Charles I of England
Charles I was King of England, King of Scotland, and King of Ireland from 27 March 1625 until his execution in 1649. Charles engaged in a struggle for power with the Parliament of England, attempting to obtain royal revenue whilst Parliament sought to curb his Royal prerogative which Charles...

.

Although the Act of Parliament
Parliament of England
The Parliament of England was the legislature of the Kingdom of England. In 1066, William of Normandy introduced a feudal system, by which he sought the advice of a council of tenants-in-chief and ecclesiastics before making laws...

 that defines high treason remains on the United Kingdom's statute books, during a long period of 19th-century legal reform the sentence of hanging, drawing and quartering was changed to drawing, hanging until dead, and posthumous beheading and quartering, before being rendered obsolete in England in 1870. The death penalty for treason was abolished in 1998.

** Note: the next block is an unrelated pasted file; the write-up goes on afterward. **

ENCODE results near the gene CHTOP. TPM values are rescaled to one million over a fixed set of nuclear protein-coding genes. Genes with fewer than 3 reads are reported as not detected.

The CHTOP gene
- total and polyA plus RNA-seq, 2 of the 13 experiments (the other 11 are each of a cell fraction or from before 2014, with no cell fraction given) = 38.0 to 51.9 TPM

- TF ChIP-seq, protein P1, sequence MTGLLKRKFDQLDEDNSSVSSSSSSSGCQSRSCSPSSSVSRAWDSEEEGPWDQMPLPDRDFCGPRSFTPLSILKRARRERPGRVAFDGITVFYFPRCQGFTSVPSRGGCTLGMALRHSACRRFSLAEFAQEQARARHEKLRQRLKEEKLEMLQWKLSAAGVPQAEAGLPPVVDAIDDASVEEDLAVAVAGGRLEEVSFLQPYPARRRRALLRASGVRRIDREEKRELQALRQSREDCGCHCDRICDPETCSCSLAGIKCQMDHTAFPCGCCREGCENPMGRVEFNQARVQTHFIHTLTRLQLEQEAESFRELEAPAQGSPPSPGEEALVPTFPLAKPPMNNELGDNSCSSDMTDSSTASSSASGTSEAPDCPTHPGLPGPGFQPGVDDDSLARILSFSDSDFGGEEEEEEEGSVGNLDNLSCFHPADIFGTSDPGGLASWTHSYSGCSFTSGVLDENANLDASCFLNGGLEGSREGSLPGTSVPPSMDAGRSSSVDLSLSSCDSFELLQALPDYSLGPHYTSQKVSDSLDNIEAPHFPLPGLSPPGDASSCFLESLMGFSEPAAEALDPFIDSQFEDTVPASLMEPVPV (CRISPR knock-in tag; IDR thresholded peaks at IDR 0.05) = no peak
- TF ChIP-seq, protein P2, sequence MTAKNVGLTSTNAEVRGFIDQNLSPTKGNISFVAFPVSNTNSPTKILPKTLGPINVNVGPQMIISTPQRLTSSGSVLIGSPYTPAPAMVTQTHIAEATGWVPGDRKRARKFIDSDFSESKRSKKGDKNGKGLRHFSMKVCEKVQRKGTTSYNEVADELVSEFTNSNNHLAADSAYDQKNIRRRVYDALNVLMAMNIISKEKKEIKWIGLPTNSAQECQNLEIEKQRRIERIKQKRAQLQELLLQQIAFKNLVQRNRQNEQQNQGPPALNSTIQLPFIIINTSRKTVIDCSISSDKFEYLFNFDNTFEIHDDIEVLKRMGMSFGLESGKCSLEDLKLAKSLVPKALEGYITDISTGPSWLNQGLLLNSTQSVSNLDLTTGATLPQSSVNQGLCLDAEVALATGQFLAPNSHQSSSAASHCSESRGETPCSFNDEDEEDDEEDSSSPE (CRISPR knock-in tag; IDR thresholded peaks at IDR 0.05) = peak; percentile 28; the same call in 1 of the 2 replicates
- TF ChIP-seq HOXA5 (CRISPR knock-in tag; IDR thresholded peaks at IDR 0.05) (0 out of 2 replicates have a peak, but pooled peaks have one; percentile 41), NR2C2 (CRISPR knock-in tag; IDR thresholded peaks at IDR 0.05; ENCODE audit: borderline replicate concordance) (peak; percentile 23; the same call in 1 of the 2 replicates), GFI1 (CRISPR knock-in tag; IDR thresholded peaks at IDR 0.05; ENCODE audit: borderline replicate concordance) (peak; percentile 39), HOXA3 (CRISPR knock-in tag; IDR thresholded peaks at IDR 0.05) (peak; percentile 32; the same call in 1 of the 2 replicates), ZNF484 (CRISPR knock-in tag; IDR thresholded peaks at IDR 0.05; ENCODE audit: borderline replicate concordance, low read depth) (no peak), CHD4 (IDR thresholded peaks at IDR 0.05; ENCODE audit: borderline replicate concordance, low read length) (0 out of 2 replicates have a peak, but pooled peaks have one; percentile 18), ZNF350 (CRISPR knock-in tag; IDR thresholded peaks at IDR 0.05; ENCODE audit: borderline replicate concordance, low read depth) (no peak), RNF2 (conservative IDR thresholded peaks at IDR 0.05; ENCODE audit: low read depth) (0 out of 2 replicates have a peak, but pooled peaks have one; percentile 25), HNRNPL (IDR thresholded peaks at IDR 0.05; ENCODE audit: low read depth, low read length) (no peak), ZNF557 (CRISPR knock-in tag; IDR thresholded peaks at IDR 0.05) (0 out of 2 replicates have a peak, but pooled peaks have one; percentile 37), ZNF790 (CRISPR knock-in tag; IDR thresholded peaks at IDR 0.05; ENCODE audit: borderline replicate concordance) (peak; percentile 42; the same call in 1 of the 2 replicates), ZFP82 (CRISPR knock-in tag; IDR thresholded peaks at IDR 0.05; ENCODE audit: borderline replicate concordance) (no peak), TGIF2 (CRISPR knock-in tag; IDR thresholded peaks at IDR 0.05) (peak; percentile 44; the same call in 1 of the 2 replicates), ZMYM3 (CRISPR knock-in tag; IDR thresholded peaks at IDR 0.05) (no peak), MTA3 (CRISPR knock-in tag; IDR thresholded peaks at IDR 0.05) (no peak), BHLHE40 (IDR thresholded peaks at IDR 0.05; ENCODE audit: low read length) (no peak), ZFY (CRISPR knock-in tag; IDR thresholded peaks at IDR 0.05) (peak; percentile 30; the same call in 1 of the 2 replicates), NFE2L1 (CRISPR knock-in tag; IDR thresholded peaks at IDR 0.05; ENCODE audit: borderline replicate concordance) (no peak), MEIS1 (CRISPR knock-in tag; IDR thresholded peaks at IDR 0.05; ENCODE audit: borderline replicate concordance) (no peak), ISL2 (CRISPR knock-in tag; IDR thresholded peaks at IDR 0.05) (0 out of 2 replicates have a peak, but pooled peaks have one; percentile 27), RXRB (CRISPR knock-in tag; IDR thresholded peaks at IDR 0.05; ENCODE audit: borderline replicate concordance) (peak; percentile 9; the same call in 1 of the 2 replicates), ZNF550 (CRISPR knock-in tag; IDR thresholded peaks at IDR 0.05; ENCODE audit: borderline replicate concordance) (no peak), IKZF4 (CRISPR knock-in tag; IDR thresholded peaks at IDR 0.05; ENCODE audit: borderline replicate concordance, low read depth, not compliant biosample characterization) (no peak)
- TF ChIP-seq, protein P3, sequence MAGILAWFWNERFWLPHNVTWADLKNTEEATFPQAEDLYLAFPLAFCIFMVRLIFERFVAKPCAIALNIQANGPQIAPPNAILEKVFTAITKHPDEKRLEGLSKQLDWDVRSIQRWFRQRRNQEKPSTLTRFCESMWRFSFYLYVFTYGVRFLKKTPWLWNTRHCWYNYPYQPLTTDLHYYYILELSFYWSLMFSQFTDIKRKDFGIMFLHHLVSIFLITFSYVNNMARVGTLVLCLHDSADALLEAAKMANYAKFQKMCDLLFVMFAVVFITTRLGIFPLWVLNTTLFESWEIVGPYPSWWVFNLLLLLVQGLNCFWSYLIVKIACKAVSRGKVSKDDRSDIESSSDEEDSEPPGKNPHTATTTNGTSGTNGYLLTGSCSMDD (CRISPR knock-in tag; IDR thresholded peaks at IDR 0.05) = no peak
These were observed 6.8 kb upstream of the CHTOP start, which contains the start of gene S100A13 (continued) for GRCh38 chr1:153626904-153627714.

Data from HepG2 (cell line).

Treason in England



During the High Middle Ages
High Middle Ages
The High Middle Ages was the period of European history around the 11th, 12th, and 13th centuries . The High Middle Ages were preceded by the Early Middle Ages and followed by the Late Middle Ages, which by convention end around 1500....

 those in England guilty of treason were punished in a variety of ways, including drawing and hanging. In the 13th century other, more brutal penalties were introduced, such as disembowelling, burning, beheading and quartering. The 13th-century English chronicler Matthew Paris
Matthew Paris
Matthew Paris was a Benedictine monk, English chronicler, artist in illuminated manuscripts and cartographer, based at St Albans Abbey in Hertfordshire...

 described how in 1238 "a certain man at arms, a man of some education (armiger literatus)" attempted to kill Henry III
Henry III of England
Henry III was the son and successor of John as King of England, reigning for 56 years from 1216 until his death. His contemporaries knew him as Henry of Winchester. He was the first child king in England since the reign of Æthelred the Unready...